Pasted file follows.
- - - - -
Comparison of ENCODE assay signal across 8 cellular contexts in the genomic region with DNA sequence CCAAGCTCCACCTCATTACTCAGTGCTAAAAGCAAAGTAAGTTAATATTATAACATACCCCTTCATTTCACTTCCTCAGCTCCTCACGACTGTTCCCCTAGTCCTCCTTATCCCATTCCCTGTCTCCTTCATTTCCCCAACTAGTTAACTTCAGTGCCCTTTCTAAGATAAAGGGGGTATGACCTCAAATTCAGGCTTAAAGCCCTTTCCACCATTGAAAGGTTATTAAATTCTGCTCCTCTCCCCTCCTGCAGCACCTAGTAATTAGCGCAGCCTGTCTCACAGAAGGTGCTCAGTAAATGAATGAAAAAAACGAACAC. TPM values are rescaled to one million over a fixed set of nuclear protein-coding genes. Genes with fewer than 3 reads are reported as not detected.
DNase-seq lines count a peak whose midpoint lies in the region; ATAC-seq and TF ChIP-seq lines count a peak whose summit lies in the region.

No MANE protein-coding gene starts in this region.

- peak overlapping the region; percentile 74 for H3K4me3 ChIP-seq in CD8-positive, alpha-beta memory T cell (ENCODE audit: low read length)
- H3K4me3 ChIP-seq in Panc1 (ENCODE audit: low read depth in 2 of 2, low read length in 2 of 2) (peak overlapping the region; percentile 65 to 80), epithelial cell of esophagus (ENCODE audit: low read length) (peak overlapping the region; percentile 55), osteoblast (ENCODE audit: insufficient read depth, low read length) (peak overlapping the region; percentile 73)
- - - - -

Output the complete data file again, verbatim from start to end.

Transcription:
Comparison of ENCODE assay signal across 8 cellular contexts in the genomic region with DNA sequence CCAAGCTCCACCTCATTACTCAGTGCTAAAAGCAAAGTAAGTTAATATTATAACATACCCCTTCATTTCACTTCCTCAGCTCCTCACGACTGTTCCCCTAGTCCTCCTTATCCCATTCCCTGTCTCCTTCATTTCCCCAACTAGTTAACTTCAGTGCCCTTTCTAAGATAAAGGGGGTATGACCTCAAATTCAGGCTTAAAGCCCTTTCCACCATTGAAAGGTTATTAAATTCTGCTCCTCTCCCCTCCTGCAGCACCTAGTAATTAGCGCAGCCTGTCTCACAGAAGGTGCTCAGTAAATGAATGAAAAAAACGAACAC. TPM values are rescaled to one million over a fixed set of nuclear protein-coding genes. Genes with fewer than 3 reads are reported as not detected.
DNase-seq lines count a peak whose midpoint lies in the region; ATAC-seq and TF ChIP-seq lines count a peak whose summit lies in the region.

No MANE protein-coding gene starts in this region.

- peak overlapping the region; percentile 74 for H3K4me3 ChIP-seq in CD8-positive, alpha-beta memory T cell (ENCODE audit: low read length)
- H3K4me3 ChIP-seq in Panc1 (ENCODE audit: low read depth in 2 of 2, low read length in 2 of 2) (peak overlapping the region; percentile 65 to 80), epithelial cell of esophagus (ENCODE audit: low read length) (peak overlapping the region; percentile 55), osteoblast (ENCODE audit: insufficient read depth, low read length) (peak overlapping the region; percentile 73)